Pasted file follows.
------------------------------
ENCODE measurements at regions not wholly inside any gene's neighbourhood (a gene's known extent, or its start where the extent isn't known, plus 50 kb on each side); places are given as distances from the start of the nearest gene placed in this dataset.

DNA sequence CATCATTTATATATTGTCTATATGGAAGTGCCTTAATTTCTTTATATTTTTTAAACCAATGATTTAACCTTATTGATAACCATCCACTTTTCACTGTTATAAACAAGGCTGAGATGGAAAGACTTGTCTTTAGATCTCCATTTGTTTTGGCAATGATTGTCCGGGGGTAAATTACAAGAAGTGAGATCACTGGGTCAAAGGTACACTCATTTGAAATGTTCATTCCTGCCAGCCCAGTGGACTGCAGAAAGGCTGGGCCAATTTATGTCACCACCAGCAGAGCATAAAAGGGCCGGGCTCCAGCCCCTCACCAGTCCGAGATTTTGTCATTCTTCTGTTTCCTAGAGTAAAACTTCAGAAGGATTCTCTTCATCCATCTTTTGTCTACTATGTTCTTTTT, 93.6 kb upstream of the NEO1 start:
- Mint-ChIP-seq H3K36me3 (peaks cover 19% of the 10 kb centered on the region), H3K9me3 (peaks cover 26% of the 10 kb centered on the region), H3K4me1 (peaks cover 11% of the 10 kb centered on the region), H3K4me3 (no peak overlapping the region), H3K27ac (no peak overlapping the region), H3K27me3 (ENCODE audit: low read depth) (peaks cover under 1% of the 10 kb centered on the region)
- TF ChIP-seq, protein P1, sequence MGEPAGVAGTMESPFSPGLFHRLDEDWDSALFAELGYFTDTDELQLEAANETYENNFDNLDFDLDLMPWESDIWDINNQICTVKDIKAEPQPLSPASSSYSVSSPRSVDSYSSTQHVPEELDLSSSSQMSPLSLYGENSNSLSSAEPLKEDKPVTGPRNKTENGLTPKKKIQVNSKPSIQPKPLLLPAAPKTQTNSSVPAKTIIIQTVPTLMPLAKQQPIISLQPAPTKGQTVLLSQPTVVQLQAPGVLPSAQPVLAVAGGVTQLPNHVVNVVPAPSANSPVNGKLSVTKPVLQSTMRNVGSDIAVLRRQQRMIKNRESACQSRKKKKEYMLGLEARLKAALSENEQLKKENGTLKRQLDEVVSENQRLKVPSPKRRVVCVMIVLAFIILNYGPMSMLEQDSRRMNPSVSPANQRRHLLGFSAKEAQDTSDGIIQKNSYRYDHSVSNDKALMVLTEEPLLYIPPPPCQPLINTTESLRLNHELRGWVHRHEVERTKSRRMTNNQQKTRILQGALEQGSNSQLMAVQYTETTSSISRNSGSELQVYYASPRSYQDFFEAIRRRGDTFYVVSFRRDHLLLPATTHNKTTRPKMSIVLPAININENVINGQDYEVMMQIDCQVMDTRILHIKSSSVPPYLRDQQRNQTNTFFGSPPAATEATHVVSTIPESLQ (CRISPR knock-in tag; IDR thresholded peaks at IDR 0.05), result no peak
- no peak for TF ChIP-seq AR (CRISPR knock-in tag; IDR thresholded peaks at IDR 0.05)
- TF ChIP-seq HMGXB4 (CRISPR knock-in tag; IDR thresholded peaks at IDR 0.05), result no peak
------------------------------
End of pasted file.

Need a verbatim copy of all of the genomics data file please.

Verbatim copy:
ENCODE measurements at regions not wholly inside any gene's neighbourhood (a gene's known extent, or its start where the extent isn't known, plus 50 kb on each side); places are given as distances from the start of the nearest gene placed in this dataset.

DNA sequence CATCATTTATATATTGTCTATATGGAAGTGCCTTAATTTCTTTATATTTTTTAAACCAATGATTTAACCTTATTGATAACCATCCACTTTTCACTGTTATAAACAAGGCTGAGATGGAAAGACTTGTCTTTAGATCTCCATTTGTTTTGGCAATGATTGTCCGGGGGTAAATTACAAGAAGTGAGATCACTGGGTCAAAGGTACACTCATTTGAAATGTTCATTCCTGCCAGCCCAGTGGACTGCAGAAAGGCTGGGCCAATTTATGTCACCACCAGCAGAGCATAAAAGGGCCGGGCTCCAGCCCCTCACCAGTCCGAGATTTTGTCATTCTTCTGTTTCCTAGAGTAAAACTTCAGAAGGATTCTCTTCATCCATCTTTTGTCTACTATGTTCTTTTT, 93.6 kb upstream of the NEO1 start:
- Mint-ChIP-seq H3K36me3 (peaks cover 19% of the 10 kb centered on the region), H3K9me3 (peaks cover 26% of the 10 kb centered on the region), H3K4me1 (peaks cover 11% of the 10 kb centered on the region), H3K4me3 (no peak overlapping the region), H3K27ac (no peak overlapping the region), H3K27me3 (ENCODE audit: low read depth) (peaks cover under 1% of the 10 kb centered on the region)
- TF ChIP-seq, protein P1, sequence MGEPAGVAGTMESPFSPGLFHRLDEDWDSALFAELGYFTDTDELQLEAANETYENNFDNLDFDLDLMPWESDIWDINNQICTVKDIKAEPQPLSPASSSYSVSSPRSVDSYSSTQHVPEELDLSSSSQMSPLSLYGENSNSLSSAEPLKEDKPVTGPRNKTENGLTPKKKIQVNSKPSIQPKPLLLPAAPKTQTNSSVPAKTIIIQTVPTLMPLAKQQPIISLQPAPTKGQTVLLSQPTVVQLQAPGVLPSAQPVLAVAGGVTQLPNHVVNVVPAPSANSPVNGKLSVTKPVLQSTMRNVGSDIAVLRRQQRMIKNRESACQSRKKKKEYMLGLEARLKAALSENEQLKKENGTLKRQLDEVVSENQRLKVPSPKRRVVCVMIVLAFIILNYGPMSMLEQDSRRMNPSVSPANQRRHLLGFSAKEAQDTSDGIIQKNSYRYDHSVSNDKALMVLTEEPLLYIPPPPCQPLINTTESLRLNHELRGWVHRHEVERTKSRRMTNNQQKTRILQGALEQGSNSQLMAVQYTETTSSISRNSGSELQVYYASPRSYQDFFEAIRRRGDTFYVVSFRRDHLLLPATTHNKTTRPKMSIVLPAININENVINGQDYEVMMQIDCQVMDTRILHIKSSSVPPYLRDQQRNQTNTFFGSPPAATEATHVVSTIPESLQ (CRISPR knock-in tag; IDR thresholded peaks at IDR 0.05), result no peak
- no peak for TF ChIP-seq AR (CRISPR knock-in tag; IDR thresholded peaks at IDR 0.05)
- TF ChIP-seq HMGXB4 (CRISPR knock-in tag; IDR thresholded peaks at IDR 0.05), result no peak